Conclusion? During the last recession, unemployment predicted nothing useful to investors. Even had you been given a crystal ball and knew for a fact what future unemployment figures would be, it still wouldn't have consistently indicated the right market trade. In fact it often would have given you the wrong indication.

Of course, there is no sense denying reality. The first Friday of each month, when employment statistics are released, has become a high volatility day. So its a fact that employment is a market mover in the short term. But I strongly caution investors against putting too much weight on rising unemployment. The market is always forward looking, and may already be looking past ugly employment numbers.


David Pearson said...


Employment does not "lead" because it is usually not causal. Recessions are typically caused by excess inventories. If they go on for longer, a contraction in business investment kicks in as a driver. Unemployment is typically the "effect", and it disappears sometime after the inventory/investment cycle turns upwards.

So what's different this time? Obviously, this recession, if we have one, is consumer and not inventory driven. As such, unemployment will switch from effect to cause. Never mind incomes and the need to raise the savings rate; just consider the effect that rising unemployment would have on unsecured consumer credit availability.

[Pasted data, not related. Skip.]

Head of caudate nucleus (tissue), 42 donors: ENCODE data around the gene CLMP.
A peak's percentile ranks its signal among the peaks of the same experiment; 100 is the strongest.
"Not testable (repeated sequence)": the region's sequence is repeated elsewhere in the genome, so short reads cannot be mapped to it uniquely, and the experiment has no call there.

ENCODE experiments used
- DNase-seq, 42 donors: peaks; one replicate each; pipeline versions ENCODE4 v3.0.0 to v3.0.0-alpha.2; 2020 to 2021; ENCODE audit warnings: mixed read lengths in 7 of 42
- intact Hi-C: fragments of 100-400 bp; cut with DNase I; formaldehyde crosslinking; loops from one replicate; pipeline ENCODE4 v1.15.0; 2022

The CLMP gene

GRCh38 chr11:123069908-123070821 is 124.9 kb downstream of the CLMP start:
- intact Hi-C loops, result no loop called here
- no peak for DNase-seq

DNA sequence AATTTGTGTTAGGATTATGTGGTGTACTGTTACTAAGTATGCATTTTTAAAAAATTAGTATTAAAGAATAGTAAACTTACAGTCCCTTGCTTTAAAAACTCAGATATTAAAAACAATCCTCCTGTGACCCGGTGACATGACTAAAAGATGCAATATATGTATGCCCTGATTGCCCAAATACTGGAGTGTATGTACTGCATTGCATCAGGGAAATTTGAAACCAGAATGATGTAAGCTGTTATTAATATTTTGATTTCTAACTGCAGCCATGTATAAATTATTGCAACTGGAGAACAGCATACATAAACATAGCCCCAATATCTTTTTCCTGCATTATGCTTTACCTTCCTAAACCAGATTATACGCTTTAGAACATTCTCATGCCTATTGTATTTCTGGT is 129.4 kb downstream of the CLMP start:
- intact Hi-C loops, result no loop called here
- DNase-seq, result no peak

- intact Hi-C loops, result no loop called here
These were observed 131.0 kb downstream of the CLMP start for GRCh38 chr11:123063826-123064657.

Accrued Interest said...

I'd disagree. Isn't this recession caused by excess housing inventories and resulting financial contraction?

David Pearson said...

My point was that excess inventories and declining business investment are not the cause. There is a causal chain leading from housing to credit to real retail spending, and that is what has caused a recession.

Plus, after all, housing is a consumer good.

As far as the credit contraction's impact on businesses, note that even small businesses -- arguably the weakest credits -- are still not complaining about a decline in credit availability (see today's NFIB release). Certainly large corporates are not either. That leaves the "tail" of high-risk corporate credits that has lost access to credit; but its likely this tail represents a much higher percentage of outstanding business credit than it does of business investment.